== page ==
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BUSTED: bing defender is Microsoft employee – and have they deleted my post on bing’s usability from bing?

June 6, 2009 6 Comments

<update>Well, in the light of the comments below, I've edited this. I hadn't originally intended to suggest that anyone actually had acted illegally (though I probably should have written it slightly more clearly). I was trying to convey that this sort of behaviour (commenting without revealing your interest) was serious and could be illegal.

Still, probably not as serious as possibly accidentally libelling a global brand, so I've removed any mention of possible breaches of the law. And of course I have no way of knowing who the poster was or whether they were using their real name. And I'm sure that Microsoft as an organisation had no knowledge of the comment.

Oh, and I don't really think they manually removed the post, either.

I might as well just delete this post now! But I'll leave it here as a record of how you (I) need to be more careful ... Still, the whois record is correct.</update>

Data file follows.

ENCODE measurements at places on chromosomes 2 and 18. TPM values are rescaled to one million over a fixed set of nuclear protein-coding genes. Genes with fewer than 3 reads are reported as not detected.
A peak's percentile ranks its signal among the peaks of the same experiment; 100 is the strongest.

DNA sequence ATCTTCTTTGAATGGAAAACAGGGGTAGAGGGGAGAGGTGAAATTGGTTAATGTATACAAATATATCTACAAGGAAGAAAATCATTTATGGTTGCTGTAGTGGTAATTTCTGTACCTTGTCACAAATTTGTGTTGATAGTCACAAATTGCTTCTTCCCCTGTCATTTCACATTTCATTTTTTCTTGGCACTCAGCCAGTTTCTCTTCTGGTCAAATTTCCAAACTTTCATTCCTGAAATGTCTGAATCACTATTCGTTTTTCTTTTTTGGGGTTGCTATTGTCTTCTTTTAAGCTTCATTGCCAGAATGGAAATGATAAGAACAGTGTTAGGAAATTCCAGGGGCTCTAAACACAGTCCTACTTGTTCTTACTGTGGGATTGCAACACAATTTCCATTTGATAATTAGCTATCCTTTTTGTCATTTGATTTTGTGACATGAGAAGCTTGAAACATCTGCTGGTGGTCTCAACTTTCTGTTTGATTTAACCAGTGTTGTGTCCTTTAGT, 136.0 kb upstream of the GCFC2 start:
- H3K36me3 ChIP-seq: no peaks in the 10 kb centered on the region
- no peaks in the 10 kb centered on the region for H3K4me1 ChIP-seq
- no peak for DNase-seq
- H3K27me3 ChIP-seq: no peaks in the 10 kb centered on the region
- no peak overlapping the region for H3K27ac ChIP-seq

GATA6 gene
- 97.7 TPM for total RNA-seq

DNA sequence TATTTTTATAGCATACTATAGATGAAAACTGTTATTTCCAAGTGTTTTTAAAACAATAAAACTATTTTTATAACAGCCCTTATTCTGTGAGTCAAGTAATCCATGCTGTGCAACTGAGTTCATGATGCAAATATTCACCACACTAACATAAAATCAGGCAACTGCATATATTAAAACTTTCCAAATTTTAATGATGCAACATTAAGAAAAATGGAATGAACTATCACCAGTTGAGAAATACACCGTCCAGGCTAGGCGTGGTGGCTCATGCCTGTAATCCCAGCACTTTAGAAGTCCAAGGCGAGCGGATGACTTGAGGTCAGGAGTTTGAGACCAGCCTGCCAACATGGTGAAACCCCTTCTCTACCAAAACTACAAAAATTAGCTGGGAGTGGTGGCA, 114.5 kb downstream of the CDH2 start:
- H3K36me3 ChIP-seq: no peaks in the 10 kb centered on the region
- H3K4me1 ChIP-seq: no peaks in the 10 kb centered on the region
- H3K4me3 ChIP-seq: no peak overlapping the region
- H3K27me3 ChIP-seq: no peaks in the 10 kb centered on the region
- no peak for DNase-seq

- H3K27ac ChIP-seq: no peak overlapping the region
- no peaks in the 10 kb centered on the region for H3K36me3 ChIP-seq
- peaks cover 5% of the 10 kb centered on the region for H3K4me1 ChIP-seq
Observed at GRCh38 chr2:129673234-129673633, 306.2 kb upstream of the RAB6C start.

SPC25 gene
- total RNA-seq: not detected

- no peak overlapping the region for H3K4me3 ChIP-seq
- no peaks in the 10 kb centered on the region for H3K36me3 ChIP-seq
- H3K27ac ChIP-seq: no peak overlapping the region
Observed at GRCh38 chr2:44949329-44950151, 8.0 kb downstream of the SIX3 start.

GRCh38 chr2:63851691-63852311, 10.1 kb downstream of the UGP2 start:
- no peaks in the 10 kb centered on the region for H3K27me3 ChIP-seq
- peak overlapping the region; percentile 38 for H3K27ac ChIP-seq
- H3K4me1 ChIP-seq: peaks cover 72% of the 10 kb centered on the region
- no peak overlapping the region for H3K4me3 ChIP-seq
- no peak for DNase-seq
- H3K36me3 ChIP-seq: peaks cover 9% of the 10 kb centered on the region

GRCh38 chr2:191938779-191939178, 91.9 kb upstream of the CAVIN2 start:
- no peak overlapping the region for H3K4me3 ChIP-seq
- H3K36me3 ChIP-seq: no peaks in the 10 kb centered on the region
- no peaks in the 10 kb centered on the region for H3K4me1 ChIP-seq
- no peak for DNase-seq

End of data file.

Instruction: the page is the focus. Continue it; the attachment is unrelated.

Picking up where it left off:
Microsoft seems to have reacted badly to my post on the usability of bing - someone left a comment defending it without revealing they were a Microsoft employee.

And they've either manually deleted the post from the bing search results or it's taken them more than four six days to index it ...!

1 The blog comment

Yohan left this comment over on my original post, defending bing and giving me a bit of a slagging off.

Whois record for Yohan's comment

Whois record for Yohan's comment

However, a check on the IP address used to post this comment, reveals ... that it is owned by one at 1 Microsoft Way, Redmond.

2 Did Microsoft delete my post from bing's results?

If you search Google for 'bing usabilty', my original post comes top.

If you do the same search on bing, you get my homepage on page 2 of the results but no sign of the post itself.

If you do a search on bing for 'usability bing nightmare' (so using more words from the post's heading), again you get my homepage but no sign of the post.

And finally, do a search on bing for the full heading in quotes, and you get a couple of other pages from this blog (where you can see the heading in the recent posts list).